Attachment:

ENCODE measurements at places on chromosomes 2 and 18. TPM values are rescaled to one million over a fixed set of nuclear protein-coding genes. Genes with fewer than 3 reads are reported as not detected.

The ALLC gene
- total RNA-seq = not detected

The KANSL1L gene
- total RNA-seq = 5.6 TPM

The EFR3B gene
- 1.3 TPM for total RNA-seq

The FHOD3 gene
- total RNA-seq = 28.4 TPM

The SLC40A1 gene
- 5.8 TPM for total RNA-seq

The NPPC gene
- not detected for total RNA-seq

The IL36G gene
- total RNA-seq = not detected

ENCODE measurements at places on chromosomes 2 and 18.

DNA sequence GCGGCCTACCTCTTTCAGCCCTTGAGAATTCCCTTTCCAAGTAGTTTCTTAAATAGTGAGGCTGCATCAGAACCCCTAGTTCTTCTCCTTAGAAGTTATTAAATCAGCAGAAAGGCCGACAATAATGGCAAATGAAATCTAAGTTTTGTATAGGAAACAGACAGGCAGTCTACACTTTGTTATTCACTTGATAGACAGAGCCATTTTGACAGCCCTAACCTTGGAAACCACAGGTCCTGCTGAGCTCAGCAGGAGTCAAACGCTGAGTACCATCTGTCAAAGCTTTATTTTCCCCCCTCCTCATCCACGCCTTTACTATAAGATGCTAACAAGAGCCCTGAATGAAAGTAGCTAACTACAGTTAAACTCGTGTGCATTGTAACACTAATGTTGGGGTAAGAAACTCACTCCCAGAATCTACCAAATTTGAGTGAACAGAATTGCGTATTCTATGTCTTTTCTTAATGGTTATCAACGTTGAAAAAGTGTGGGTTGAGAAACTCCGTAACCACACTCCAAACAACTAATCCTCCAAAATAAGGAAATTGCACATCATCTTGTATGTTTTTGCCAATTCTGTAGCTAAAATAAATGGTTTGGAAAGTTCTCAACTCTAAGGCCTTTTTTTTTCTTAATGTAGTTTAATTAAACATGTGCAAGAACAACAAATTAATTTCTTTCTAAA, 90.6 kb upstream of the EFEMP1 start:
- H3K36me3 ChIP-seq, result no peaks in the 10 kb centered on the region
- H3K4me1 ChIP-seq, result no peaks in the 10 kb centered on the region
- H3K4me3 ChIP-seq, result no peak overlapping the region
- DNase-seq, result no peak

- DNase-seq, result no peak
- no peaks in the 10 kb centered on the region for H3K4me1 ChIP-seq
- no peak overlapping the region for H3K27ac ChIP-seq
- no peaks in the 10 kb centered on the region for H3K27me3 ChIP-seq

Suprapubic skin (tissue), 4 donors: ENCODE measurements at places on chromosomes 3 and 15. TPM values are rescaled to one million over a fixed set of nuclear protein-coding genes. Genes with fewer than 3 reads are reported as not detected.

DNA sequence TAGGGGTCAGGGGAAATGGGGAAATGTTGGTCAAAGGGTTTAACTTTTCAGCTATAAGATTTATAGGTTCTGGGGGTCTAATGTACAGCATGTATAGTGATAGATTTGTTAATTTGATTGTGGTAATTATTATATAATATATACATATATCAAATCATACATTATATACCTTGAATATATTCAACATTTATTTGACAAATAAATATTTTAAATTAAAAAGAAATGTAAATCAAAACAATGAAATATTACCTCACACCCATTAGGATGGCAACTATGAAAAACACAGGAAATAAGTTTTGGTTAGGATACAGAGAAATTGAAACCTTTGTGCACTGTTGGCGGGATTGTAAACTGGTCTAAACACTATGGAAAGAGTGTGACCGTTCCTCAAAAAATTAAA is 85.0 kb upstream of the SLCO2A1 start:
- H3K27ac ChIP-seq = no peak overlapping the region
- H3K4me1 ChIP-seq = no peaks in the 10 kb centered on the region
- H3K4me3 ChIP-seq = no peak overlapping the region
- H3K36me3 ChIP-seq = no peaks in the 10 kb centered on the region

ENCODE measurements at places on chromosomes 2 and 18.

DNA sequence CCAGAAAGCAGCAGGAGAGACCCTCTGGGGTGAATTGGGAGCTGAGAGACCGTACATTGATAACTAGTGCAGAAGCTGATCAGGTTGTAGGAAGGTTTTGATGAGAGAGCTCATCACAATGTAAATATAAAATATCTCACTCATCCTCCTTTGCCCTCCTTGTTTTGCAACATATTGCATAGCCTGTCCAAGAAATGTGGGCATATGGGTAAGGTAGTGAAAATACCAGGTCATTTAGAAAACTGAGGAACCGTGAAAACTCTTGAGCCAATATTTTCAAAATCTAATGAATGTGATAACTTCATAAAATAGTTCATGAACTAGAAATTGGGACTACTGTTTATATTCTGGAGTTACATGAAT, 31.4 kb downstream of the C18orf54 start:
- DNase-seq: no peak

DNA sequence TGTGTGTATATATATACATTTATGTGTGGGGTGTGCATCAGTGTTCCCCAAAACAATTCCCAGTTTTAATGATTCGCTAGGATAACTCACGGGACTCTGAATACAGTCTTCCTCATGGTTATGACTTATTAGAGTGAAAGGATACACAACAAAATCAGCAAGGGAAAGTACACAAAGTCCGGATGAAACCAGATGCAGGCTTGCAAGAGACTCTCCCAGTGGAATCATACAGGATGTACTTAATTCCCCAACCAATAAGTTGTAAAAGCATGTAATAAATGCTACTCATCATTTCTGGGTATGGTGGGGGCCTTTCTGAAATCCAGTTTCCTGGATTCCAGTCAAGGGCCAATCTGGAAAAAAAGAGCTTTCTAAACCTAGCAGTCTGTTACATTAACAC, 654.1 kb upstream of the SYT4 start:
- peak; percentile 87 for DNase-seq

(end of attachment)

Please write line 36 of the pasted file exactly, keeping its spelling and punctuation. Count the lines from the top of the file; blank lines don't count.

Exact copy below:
- peak; percentile 87 for DNase-seq